Obstacles to SME Growth in the South African Civil Engineering Industry

Msipa, Vuyiso
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Numerous studies have found that small and medium enterprises (SMEs) significantly contribute to reducing unemployment worldwide. South Africa is facing high unemployment levels and the promotion of SMEs’ growth would assist the government’s objective to reduce unemployment. This study focused on understanding the perceptual internal factors that inhibit SMEs’ growth and their order of importance, in the South African civil engineering industry. Data was collected through self-administered questionnaires sent to randomly selected SMEs around the country. Six key factors (theoretical factors) and their order of importance were identified in the literature and confirmatory factor analysis was conducted which did not confirm a structural fit with the results from the respondents in this study. Exploratory factor analysis identified five factors (empirical factors), four of which were similar to the theoretical factors. The order of importance of empirical factors was found not to be similar to that of theoretical factors. The study found that the most important factors in the order of their importance were: lack of network and marketing; cost of production; skills shortage; internal financial problems; quality of utilities; and telecommunications. The age of the firm was found to affect the order of factors.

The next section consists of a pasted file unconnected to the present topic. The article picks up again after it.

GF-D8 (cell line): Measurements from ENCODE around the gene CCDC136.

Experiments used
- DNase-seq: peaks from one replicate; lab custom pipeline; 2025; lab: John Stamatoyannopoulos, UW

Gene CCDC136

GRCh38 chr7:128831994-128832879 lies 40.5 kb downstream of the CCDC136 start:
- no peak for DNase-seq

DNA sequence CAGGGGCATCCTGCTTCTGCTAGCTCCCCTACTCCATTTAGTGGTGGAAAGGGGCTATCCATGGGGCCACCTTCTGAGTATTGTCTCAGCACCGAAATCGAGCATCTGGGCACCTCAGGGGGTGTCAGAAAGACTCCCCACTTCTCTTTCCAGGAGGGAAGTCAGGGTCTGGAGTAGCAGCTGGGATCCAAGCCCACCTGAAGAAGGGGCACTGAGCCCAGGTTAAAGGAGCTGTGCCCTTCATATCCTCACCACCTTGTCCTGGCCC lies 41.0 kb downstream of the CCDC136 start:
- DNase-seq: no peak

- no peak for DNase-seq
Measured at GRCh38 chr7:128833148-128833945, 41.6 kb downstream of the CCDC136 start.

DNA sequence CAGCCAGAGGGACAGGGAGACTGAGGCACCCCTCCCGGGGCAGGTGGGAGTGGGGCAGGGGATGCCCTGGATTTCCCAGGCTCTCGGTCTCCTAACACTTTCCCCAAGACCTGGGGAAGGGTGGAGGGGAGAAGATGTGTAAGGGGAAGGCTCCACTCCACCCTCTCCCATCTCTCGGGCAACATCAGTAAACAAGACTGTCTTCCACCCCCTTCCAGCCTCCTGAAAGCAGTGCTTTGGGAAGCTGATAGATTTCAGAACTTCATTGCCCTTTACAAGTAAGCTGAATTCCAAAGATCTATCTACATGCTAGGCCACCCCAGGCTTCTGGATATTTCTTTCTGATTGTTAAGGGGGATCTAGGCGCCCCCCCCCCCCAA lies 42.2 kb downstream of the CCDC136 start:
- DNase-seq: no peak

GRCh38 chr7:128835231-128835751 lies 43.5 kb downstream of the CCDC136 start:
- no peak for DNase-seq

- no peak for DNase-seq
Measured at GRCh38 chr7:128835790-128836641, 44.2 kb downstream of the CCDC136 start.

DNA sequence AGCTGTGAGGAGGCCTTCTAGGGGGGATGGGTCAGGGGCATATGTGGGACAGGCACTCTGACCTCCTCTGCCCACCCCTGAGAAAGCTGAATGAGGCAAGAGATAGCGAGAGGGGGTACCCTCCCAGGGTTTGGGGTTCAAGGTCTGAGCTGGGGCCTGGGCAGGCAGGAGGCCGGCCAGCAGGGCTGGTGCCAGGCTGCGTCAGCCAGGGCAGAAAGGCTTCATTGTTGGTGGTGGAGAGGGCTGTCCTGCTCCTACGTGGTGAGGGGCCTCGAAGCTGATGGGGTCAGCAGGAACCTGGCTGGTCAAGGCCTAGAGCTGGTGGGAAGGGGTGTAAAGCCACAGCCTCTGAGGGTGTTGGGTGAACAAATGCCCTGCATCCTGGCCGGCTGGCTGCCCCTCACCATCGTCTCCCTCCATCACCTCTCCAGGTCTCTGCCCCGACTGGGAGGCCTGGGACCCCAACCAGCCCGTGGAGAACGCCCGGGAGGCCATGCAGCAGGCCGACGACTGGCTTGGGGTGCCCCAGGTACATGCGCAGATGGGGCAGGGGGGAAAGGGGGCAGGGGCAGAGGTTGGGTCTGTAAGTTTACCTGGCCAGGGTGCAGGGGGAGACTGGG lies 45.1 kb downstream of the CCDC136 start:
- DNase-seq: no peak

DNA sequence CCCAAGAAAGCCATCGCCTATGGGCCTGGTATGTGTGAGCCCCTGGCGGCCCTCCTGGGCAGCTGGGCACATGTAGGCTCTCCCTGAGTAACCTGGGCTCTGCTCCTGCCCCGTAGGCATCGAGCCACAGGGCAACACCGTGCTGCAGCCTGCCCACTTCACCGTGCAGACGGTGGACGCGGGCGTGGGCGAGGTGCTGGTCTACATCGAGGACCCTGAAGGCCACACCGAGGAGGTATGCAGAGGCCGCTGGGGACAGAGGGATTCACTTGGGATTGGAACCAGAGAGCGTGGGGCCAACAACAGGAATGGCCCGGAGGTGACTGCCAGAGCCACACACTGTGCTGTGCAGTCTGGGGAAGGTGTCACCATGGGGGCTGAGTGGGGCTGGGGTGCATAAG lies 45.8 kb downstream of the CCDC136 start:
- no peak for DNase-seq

MBA thesis
Small and micro enterprises, Civil engineering